Restored 1970 Ford Mustang Boss 302 Fastback is looking fine
A nearly perfect 1970 Mustang Boss 302 Fastback is set to cross the auction block at Bonhams' upcoming Arizona auction
Bonhams' Arizona auction, hosted on January 17, 2019, will be taking bids on a 1970 Ford Mustang Boss 302 Fastback, chassis number 0T02G126865, which is listed with no reserve.
As one of the most significant vehicles of the 1960s, and third best-selling car since its introduction, around 1.5 million Ford Mustangs were delivered by June of 1967. By then the Ford Mustang, which had heavily saturated the roads in North America, had competition, as GM started producing the Chevy Camaro and Pontiac Firebird.
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The response to these GM muscle cars by Ford was to make the Mustang bigger and badder to keep their customers happy — thus leading to development of the special Boss 302. The Boss 302 Fastback not only took the Mustang’s style to a whole new level, but it put down more power, quickly becoming one of the most sought after cars of the 1960s.
This meticulously restored example of the Boss 302 Fastback was produced in November 1969 at the Metuchen Ford Plant in Edison, New Jersey — it’s one of only 7013 made. It rolled off the assembly line sporting the Bright Gold Metallic color on the body, trimmed in Medium Ginger Rhino/Corinthian vinyl, and featuring bucket seats.
The car came from the factory with the Hurst four-speed wide ratio manual transmission, Trac-Lok axle, Philco AM radio and, of course, the iconic shaker hood. During restoration, the Boss later received its new paint job and black Boss 302 stripe kit.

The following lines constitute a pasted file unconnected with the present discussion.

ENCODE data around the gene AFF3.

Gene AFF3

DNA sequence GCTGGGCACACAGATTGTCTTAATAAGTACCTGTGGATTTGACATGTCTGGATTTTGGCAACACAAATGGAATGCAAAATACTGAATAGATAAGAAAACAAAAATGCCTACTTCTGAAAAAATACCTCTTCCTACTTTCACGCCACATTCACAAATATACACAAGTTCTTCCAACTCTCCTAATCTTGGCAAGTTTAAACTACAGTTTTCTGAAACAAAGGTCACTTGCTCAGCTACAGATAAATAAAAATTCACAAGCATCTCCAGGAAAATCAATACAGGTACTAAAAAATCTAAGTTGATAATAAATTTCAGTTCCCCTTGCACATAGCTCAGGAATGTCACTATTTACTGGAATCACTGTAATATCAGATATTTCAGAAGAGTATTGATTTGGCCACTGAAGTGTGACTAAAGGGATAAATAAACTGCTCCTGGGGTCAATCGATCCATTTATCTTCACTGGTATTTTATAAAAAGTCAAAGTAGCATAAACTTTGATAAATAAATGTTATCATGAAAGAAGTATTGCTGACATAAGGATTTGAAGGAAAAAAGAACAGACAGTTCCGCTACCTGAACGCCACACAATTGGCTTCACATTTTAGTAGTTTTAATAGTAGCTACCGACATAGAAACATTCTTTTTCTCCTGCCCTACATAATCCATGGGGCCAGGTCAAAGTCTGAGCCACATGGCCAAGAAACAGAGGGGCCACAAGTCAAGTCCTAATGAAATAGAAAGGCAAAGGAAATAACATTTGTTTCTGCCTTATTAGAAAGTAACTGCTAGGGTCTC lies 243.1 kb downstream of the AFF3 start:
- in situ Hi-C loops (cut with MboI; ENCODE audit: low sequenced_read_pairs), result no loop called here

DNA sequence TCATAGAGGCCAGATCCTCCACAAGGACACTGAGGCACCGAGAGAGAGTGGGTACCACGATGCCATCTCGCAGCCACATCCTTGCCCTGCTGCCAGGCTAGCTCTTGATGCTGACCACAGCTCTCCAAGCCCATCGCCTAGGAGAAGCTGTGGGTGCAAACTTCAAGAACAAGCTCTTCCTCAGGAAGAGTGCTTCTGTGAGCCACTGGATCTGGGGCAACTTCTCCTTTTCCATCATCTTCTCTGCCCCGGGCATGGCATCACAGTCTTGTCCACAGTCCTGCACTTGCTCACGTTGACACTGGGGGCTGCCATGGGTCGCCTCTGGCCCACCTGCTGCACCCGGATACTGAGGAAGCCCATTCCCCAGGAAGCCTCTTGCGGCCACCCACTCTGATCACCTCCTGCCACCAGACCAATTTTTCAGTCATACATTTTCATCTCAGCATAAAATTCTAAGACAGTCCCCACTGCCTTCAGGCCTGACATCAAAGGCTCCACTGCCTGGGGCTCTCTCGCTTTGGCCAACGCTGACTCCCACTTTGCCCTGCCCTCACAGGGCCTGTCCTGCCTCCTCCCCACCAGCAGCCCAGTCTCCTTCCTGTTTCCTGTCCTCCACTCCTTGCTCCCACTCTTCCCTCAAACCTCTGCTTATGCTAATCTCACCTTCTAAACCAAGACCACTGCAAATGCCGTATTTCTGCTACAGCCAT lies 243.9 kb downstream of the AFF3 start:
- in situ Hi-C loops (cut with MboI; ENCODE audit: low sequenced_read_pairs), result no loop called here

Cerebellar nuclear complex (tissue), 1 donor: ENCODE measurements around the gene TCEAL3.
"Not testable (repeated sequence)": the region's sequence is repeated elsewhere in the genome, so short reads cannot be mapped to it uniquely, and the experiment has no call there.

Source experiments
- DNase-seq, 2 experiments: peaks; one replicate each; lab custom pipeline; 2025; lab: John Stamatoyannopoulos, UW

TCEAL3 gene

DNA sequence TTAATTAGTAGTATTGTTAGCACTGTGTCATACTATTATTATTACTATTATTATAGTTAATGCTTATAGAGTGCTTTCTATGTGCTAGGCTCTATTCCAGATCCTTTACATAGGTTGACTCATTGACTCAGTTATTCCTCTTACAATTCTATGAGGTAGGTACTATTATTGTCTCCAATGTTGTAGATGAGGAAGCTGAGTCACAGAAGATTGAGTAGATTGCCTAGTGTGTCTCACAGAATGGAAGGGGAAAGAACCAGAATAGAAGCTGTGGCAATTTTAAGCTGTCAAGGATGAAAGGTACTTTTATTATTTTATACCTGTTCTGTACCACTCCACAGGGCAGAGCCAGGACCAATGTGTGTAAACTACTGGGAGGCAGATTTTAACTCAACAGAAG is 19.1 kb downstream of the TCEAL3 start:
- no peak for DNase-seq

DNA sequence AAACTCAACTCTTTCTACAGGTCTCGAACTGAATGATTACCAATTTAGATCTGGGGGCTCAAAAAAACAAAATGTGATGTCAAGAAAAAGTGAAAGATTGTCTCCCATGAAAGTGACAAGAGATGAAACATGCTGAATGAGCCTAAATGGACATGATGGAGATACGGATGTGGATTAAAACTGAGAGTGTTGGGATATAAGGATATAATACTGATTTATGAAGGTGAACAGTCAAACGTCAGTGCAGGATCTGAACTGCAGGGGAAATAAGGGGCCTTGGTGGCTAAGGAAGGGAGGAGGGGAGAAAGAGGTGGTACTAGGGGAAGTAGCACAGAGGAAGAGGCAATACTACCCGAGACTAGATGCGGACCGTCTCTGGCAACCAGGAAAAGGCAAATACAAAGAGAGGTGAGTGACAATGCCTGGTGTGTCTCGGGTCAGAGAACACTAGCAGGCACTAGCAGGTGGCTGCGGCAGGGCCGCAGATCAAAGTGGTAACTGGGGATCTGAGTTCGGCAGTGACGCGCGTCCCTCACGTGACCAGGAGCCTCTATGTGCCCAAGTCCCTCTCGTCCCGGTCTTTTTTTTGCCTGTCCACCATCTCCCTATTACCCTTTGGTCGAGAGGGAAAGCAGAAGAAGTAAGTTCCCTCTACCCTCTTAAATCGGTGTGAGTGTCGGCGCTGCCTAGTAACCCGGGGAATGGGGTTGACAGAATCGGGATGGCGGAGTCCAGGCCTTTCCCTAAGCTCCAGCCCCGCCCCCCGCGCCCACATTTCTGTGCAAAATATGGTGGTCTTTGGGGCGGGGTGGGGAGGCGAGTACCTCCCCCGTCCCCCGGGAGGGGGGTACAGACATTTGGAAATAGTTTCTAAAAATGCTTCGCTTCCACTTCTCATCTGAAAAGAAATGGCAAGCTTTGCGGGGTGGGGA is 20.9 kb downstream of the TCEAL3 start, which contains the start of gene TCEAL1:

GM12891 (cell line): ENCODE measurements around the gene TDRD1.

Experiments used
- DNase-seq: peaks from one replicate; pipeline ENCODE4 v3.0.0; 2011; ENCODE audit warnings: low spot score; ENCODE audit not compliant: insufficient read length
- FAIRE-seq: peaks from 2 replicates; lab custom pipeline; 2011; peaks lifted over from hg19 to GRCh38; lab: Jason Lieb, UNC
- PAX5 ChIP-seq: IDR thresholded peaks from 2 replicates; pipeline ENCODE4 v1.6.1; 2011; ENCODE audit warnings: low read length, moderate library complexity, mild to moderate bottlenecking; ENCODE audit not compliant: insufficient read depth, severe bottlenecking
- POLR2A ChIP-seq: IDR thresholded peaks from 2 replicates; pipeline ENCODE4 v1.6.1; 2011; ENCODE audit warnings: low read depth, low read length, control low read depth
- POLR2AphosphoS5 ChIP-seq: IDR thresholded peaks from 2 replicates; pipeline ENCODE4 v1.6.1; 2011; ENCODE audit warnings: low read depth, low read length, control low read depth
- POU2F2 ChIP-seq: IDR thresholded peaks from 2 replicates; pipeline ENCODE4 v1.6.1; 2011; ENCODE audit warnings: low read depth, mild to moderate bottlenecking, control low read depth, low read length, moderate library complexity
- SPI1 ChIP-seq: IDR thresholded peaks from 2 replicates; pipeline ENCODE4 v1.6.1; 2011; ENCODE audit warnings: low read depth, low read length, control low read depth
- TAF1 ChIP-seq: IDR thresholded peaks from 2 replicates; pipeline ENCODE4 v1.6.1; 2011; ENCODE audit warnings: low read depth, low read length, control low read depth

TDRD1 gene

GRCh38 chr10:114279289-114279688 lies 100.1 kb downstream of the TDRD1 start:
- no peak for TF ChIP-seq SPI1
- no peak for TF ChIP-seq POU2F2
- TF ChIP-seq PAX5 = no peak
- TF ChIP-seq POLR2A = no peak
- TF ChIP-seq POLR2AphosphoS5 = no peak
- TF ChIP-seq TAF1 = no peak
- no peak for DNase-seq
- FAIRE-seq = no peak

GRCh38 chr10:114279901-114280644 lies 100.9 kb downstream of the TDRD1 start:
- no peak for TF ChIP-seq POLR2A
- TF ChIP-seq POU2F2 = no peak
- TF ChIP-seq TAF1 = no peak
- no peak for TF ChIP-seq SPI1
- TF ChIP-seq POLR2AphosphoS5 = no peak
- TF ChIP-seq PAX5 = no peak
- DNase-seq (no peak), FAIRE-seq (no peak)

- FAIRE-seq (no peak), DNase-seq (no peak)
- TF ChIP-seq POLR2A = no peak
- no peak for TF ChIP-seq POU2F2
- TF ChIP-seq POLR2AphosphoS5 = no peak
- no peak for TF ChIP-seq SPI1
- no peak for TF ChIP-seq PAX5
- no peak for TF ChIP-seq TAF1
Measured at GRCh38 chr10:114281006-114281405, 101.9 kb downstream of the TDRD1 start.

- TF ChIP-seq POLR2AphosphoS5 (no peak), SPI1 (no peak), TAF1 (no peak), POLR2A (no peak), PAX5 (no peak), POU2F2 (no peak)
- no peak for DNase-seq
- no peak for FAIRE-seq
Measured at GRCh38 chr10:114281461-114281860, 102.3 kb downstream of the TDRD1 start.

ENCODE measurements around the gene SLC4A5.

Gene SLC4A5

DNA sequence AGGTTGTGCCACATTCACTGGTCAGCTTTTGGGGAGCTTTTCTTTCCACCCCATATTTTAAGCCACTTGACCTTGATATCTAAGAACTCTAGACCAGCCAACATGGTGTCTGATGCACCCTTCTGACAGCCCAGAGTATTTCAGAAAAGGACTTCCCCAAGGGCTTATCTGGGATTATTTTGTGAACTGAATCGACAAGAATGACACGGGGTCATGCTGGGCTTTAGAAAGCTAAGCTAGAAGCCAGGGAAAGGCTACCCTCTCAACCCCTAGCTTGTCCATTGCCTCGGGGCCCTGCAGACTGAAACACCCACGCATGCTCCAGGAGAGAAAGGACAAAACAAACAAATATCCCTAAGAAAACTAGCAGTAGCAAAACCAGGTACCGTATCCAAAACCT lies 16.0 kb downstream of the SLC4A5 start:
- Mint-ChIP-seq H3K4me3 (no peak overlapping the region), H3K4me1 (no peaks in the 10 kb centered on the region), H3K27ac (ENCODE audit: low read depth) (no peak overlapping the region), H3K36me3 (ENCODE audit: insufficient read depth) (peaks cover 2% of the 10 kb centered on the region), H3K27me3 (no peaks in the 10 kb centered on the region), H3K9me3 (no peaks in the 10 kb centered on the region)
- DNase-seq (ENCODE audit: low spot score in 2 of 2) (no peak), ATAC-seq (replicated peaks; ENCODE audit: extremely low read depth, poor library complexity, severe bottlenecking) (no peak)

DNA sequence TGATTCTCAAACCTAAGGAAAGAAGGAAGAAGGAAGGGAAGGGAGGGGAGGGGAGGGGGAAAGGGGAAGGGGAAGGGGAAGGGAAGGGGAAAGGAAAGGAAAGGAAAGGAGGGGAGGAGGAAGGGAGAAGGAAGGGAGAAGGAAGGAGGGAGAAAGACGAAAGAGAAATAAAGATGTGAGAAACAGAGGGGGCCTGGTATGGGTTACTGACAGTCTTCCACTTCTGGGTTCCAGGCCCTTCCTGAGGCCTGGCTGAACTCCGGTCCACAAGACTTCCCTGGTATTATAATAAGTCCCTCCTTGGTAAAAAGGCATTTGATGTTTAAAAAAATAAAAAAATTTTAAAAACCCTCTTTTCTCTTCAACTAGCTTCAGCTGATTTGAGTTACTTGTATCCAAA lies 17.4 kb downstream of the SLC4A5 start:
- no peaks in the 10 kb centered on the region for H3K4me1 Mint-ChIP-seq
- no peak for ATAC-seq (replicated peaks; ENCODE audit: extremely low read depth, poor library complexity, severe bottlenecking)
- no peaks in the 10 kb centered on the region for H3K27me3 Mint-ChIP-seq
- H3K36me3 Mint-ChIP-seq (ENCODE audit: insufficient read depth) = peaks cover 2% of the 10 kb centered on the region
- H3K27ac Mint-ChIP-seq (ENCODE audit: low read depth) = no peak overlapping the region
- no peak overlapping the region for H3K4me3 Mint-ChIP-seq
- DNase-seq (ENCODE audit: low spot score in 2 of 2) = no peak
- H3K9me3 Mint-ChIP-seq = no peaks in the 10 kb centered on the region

A Bonhams specialist test drove the Ford Mustang Boss 302, noting that, not only did it do very well but also looks factory correct. Furthermore, included is a Marty Auto Works Elite Report that comprehensively documents the details of the muscle car. Although this car seems to be made for the Texas and Copperstate 1000 rallies, it would be an excellent cruiser.
How much the new buyer might drop on this car is hard to guess. Similar examples of nut-and-bolt restored 1970 Mustang Boss 302 pony cars have a huge winning bid price of $50,000 to $100,000 at recent Mecum and Barrett-Jackson auctions, but sometimes go for much less when they slide under the radars of high-bidding collectors.
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This Mustang has been almost fully restored, and would be a great daily driver, or with some Go Fast accessories, it would leave tire marks all the way down the street. The 2005 Ford Mustang Screaming Yellow paint is new and looks awesome with the black rally stripes and a Boss 429 hood scoop.The frame is solid. Floors are in excellent condition. The C-4 transmission shifts well. There is no rust
This Mustang has been almost fully restored, and would be a great daily driver, or with some Go Fast accessories, it would leave tire marks all the way down the street. PAINT: The Grabber Blue paint is new and looks awesome with the black-out hood treatment and GT side stripe. BODY: The frame is solid. Floors have been replaced. There is no rust anywhere. Please see the pictures showing the car fr
1970 FORD MUSTANG FASTBACK ROLLING CHASSIS GREAT BUILDER FOR MAKING A 429/460 GT, BOSS 302, MACH 1, OR SHELBY CLONE from MUSTANGBEGINNINGS.COM BODY: The mustang has a very solid body most all the panels are very straight. This is rust-free shell that was painted to it original Bright Gold Metallic. This is a rust free solid shell. Frame rails, torque boxes, and body panels are all rust free. Trunk
As Lee Iacocca's assistant general manager and chief engineer, Donald N. Frey, was the head engineer for the Mustang project — supervising the development of the Mustang in a record 18 months — while Iacocca himself championed the project as Ford Division general manager. The Mustang prototype was a two-seat, mid-mounted engine roadster, styled in part by Phil Clark. The Mustang I was later re